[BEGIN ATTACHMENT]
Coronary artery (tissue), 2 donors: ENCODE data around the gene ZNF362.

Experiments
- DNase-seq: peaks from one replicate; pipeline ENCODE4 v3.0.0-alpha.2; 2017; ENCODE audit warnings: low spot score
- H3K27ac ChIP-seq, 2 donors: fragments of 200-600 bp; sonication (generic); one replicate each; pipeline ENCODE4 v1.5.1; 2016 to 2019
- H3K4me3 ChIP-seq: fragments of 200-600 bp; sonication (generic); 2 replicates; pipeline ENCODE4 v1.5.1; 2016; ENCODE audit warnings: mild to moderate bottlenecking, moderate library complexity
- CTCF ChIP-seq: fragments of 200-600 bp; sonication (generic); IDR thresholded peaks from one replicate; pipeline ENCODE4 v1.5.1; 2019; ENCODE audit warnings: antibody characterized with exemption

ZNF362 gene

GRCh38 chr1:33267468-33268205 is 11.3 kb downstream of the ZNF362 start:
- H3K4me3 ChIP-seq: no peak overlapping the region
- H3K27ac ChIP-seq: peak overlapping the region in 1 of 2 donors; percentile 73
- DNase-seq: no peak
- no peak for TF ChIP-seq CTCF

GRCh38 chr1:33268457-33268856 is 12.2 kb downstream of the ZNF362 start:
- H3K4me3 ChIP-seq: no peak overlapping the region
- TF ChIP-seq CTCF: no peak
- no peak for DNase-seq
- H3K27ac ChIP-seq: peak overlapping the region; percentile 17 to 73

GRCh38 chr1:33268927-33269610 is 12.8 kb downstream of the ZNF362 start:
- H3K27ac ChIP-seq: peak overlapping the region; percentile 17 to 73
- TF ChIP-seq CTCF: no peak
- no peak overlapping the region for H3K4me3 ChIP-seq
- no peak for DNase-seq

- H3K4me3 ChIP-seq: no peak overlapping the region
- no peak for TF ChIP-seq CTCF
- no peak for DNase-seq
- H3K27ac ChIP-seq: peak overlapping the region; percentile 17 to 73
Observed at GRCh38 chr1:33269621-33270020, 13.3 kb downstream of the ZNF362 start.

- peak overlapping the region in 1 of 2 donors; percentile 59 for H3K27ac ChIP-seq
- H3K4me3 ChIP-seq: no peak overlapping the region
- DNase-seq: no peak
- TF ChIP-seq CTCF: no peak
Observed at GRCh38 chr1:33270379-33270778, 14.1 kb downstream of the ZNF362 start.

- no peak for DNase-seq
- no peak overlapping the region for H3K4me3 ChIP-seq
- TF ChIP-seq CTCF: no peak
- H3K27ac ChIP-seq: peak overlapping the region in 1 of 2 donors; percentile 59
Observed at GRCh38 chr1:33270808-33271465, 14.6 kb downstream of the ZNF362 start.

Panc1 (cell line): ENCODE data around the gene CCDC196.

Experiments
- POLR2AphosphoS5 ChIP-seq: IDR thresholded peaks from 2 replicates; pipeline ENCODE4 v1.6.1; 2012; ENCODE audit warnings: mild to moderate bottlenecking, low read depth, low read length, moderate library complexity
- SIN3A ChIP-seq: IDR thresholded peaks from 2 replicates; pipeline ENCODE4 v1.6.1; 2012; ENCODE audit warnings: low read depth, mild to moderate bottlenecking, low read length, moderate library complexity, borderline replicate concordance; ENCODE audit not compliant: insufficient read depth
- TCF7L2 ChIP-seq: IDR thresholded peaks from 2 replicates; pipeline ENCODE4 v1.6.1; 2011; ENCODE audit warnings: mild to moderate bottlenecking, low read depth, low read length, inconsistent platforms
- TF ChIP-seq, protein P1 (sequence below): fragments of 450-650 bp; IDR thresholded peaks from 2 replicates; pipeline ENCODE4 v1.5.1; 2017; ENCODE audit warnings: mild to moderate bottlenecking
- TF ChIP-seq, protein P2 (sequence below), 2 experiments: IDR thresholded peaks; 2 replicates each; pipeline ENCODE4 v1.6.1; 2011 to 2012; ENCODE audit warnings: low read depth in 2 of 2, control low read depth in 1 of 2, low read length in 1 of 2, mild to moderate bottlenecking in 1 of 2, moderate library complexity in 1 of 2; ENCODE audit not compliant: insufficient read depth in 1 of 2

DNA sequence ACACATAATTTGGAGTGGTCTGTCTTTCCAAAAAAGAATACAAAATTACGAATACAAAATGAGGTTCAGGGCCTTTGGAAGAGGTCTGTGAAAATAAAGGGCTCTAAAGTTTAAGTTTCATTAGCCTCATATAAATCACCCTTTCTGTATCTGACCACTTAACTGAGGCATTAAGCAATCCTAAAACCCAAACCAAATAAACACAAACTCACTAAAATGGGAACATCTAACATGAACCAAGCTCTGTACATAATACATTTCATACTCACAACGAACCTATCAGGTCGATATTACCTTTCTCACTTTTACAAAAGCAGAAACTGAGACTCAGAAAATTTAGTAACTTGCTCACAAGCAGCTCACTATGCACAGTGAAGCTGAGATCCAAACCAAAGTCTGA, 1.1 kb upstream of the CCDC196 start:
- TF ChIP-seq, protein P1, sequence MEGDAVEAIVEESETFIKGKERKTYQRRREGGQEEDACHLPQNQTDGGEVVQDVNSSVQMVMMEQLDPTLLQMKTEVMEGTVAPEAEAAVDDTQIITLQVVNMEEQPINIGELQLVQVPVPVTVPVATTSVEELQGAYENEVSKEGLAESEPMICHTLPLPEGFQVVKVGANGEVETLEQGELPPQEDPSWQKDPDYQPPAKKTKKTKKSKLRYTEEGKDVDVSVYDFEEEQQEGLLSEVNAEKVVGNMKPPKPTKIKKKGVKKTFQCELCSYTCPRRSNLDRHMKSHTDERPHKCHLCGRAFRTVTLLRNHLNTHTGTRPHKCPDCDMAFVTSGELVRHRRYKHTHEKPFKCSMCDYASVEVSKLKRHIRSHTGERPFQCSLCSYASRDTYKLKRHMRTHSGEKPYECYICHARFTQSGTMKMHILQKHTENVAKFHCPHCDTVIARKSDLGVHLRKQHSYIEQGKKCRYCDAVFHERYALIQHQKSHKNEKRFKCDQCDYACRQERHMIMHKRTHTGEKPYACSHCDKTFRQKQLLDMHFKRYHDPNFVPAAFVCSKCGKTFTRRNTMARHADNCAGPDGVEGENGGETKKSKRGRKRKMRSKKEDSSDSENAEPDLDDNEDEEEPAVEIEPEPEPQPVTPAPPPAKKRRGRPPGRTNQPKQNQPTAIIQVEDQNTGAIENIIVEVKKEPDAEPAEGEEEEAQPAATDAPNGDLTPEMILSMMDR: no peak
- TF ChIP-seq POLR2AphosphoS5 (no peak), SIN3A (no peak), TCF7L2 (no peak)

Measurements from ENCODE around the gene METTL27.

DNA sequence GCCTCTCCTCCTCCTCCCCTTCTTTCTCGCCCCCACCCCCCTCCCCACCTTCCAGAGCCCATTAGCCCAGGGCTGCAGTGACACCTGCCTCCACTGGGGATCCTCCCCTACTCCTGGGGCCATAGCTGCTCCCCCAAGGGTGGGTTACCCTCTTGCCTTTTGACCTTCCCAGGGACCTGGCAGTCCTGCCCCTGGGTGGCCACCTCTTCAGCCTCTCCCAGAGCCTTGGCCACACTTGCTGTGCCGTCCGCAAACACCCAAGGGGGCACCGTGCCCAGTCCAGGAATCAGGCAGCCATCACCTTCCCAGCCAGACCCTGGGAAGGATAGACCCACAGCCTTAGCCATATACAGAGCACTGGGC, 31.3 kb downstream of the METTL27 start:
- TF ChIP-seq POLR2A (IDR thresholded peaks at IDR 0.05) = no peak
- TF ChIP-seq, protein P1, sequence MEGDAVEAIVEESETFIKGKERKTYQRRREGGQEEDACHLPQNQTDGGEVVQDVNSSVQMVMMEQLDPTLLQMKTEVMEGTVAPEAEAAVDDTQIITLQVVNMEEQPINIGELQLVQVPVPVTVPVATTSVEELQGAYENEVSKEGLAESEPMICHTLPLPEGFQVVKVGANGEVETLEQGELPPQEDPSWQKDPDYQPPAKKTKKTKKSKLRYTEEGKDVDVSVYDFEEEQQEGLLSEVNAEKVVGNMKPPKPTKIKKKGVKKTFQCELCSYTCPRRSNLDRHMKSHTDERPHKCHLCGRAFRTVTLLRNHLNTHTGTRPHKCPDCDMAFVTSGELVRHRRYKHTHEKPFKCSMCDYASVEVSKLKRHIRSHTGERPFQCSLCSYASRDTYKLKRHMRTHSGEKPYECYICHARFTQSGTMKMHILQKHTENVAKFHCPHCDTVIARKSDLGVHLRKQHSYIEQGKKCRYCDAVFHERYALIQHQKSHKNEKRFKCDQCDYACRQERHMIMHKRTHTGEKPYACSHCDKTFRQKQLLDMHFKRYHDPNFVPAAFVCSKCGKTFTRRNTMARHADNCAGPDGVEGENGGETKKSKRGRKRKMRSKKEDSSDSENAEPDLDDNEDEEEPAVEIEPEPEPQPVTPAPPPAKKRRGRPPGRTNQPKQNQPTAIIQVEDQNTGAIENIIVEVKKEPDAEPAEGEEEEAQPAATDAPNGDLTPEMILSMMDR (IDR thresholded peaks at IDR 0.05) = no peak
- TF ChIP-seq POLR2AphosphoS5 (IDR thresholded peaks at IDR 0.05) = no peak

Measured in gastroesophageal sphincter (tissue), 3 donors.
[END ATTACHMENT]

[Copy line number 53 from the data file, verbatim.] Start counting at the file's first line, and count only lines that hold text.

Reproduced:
Measured in gastroesophageal sphincter (tissue), 3 donors.